At this stage, Cabrera will be at around the average age of a player at High-A, which means that he does not have the leeway of age on his side. This will be an important season for Cabrera, as a lack of development in 2013 essentially spells the end of any hope of performance in the future. Essentially, the Marlins bought a lottery ticket with very little chance of success at this point.
Of course, the deal did not occur in a vacuum. The Marlins did not trade Heath Bell, the sensible bullpen option, for Yordy Cabrera, the potentially hapless infield prospect. The Marlins dealt Heath Bell, the potentially $5 million asset who is being paid $21 million over the next two years. Bell was likely a terribly sunk cost given how far "underwater" he was an asset for the Marlins. Just trading him away for nothing would have been an acceptable move for the Fish.
Instead, the Marlins received a marginal, free return and agreed to pay $8 million of his remaining salary. Even if you take $8 million away from his salary, Bell is still a net negative trade asset of $8 million, and that is if you do not consider him a complete collapse for the next two years. Given that the Marlins theoretically would have had to pay at least $16 million of Bell's deal to even receive nothing in return means that, from a salary perspective, this is a clear win for the Fish.
Given all of the hoopla surrounding Bell's struggles, he did not help himself in 2012 by getting into problems in the clubhouse as well. Bell was well noted for placing blame on a lot of other folks on the team and its staff for his issues in 2012. The latest incident regarding finding Guillen "hard to respect" caused an uproar at the end of the year that ended up solidifying Bell as a clubhouse problem and the rest of the Marlins as firmly in the camp of Ozzie Guillen and the team.
Bell's on-field performance was improving, but his clubhouse presence could not have been positive. Even when things were on the upswing, he was still arguing with Guillen, questioning John Buck's pitch-calling, and calling out the camera crew of the "The Franchise," all in addition to saying that he was at fault for his problems. Unfortunately for Bell, his lack of performance was exactly the sort of thing that was mostly his fault and not everyone else's, unlike the problems of the team as a whole.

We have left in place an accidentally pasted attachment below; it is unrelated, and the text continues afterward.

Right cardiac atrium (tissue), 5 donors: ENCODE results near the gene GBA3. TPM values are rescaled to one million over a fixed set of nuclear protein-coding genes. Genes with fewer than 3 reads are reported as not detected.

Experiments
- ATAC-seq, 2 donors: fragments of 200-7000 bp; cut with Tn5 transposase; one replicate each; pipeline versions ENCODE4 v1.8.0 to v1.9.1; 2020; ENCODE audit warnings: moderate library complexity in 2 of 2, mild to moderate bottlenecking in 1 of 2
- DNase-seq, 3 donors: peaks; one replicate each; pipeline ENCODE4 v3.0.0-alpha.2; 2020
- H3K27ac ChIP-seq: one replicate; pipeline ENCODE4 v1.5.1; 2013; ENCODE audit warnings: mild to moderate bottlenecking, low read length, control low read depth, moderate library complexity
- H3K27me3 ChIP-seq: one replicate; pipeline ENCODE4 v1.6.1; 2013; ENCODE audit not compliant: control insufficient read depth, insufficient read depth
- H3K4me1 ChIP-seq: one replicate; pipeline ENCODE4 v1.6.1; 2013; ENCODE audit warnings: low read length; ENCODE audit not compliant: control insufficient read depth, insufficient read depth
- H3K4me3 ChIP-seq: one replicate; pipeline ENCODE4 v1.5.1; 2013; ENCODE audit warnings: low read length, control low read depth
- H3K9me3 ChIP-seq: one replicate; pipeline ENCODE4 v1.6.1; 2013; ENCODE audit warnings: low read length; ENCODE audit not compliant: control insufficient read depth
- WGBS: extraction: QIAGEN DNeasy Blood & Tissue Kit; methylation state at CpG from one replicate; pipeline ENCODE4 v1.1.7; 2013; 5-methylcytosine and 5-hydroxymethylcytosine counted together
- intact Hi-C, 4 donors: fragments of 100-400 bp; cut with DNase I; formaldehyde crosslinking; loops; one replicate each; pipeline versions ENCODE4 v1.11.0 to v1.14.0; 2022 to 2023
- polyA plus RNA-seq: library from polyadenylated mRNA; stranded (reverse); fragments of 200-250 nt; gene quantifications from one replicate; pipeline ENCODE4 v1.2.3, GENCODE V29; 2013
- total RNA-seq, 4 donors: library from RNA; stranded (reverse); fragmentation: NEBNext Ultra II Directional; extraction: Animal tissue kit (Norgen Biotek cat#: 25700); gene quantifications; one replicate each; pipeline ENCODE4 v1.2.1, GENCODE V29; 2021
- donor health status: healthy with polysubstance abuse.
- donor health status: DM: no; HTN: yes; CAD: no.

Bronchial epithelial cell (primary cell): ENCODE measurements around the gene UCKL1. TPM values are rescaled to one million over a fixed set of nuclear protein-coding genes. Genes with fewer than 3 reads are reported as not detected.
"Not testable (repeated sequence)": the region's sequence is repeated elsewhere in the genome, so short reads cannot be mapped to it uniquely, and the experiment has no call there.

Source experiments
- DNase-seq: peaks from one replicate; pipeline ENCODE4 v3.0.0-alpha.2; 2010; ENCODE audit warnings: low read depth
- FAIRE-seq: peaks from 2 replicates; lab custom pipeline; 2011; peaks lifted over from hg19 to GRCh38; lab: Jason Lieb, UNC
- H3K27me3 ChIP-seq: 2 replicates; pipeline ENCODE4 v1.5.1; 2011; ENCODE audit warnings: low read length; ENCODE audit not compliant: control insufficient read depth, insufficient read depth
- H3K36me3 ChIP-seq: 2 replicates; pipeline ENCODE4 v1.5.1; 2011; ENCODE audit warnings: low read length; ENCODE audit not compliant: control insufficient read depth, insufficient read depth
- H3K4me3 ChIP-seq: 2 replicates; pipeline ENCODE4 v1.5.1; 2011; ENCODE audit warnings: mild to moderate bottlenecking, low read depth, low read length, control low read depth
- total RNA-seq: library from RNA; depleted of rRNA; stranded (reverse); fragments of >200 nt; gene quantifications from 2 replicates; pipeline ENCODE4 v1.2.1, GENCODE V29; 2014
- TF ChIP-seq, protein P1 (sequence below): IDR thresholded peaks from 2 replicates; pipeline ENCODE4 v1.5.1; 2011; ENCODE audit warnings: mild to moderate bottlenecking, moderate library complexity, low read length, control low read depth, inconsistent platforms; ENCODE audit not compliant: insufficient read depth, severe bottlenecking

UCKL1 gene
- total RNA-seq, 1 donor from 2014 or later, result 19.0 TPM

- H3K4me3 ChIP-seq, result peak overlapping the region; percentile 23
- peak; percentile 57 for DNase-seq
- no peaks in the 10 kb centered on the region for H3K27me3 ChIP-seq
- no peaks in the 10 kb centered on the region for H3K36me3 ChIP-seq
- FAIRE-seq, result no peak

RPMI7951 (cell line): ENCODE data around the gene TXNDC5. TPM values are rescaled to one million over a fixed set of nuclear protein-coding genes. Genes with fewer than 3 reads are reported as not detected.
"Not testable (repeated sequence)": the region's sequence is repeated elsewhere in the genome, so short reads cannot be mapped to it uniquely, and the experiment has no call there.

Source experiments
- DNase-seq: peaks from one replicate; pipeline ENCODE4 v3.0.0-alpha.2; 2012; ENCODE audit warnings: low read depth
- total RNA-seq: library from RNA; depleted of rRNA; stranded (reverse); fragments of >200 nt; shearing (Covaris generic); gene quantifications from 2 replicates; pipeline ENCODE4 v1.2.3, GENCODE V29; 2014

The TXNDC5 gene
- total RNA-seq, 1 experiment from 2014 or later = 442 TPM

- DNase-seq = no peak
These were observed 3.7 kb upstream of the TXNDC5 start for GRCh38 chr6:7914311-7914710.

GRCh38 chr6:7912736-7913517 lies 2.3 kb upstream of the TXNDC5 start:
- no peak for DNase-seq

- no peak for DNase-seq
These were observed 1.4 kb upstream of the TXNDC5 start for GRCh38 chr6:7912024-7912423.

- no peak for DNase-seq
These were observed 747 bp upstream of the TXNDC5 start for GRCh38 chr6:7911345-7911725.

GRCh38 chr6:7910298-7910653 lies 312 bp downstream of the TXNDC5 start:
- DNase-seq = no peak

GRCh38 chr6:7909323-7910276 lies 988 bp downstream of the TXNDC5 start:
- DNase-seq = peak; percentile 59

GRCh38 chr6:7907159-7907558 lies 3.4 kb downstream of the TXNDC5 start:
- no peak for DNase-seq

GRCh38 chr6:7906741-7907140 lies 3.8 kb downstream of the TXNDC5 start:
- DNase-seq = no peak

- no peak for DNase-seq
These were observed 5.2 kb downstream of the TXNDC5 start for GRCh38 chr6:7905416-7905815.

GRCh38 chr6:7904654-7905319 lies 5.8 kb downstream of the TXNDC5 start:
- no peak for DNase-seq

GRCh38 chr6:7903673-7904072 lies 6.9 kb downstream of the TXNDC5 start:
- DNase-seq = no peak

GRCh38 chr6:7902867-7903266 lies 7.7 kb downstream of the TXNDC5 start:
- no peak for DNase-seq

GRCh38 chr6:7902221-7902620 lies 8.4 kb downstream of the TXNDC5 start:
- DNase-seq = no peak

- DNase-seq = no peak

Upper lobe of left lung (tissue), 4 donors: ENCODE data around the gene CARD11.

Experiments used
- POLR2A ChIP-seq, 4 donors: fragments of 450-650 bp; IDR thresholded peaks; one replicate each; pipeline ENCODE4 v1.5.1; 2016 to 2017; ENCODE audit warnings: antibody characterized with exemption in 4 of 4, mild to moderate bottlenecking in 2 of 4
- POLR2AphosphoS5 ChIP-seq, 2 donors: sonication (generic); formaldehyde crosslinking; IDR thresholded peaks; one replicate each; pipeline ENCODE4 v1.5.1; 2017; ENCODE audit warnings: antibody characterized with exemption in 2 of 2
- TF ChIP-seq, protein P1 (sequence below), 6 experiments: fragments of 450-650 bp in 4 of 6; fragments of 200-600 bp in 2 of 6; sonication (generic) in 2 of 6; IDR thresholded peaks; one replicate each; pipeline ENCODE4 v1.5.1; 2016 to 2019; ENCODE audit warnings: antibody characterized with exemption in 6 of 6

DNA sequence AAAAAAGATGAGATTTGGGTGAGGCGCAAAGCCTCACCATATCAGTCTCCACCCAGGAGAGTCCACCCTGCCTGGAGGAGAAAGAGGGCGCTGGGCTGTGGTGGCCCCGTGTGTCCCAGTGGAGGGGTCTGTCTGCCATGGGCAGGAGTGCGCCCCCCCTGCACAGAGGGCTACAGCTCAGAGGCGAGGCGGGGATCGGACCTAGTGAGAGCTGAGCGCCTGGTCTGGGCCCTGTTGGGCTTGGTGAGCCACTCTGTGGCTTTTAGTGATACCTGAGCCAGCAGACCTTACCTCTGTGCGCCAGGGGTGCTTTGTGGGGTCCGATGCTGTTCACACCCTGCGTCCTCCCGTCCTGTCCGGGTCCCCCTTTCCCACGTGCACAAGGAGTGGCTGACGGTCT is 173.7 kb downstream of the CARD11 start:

How many wins will the Marlins from getting rid of a player the Marlins Diehards crew called the "biggest clubhouse cancer in team history?" I have no idea, but the effect is at worst neutral and at best positive, so tack on that additional benefit for the Fish.
Overall, the Marlins have to be extremely happy that they were able to get away with a good deal of robbery by dumping most of Bell's salary onto the Diamondbacks. Unlike Hanley Ramirez, another recent salary dump, Bell had zero or negative trade value going into this offseason, and the Marlins were able to get rid of him while only being on the hook for a little more than a third of his remaining salary. Even with the returning prospect being a likely non-factor for the rest of his career, the Marlins still came out way ahead in this trade.